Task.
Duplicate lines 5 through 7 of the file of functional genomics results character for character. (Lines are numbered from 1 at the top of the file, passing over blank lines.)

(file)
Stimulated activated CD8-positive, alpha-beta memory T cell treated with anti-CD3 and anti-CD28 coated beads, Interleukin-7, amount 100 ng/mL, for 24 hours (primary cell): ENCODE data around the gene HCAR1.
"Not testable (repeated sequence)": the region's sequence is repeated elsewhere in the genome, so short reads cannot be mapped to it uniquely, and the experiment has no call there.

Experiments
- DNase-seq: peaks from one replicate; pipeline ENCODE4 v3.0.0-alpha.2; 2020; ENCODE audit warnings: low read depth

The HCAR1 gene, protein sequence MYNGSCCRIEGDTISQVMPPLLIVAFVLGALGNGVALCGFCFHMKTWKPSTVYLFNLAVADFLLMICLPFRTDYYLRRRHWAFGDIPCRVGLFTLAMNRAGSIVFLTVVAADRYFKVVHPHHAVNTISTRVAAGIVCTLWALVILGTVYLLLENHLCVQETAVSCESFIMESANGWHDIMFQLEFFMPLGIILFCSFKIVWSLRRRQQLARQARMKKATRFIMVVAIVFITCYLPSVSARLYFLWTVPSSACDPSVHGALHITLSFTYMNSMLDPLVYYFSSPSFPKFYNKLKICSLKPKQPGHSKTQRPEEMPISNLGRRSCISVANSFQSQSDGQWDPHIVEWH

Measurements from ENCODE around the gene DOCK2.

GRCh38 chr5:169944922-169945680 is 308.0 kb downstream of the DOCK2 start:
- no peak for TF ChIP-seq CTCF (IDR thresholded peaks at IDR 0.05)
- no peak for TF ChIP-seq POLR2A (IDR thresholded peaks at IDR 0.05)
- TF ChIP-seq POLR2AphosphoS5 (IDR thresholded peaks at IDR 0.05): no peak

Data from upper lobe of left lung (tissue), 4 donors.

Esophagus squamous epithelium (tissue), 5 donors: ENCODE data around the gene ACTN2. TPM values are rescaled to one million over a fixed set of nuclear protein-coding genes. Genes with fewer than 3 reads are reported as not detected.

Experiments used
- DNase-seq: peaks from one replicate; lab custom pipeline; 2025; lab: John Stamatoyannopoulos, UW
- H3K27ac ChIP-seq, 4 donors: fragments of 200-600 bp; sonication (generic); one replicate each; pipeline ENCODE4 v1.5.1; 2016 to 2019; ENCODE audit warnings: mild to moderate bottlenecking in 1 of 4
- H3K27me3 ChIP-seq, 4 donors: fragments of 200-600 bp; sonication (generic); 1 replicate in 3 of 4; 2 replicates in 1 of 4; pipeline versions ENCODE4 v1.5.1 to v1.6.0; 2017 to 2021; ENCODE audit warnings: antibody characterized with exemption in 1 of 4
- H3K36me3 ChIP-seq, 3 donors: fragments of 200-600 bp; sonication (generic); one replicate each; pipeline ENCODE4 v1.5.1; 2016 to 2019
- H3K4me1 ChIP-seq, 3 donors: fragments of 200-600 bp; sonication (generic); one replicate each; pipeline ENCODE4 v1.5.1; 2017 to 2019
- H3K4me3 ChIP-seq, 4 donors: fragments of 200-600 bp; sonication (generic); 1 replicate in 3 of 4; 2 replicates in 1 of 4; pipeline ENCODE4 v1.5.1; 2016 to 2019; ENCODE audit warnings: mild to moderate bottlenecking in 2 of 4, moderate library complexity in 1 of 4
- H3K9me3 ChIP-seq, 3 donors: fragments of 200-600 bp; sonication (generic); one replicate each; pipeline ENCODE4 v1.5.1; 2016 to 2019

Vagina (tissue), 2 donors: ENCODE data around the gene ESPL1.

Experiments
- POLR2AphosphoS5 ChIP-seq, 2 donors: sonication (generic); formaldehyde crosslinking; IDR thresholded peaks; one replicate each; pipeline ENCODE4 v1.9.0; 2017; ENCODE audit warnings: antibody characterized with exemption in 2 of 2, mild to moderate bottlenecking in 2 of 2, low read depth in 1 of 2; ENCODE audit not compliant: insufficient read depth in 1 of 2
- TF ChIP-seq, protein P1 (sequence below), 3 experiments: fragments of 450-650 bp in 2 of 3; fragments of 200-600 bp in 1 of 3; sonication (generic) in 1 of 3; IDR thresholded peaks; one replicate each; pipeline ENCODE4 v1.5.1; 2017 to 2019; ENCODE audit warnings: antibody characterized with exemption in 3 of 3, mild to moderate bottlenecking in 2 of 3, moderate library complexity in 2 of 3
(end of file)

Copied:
The HCAR1 gene, protein sequence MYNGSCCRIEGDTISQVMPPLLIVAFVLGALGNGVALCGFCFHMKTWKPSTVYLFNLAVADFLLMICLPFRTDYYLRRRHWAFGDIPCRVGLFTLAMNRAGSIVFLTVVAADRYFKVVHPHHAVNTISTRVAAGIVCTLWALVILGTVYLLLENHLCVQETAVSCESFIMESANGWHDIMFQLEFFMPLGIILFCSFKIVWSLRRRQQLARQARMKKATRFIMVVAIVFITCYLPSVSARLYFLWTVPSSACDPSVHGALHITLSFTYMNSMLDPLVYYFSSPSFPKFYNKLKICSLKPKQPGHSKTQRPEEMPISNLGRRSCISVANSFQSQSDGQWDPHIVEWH

Measurements from ENCODE around the gene DOCK2.

GRCh38 chr5:169944922-169945680 is 308.0 kb downstream of the DOCK2 start: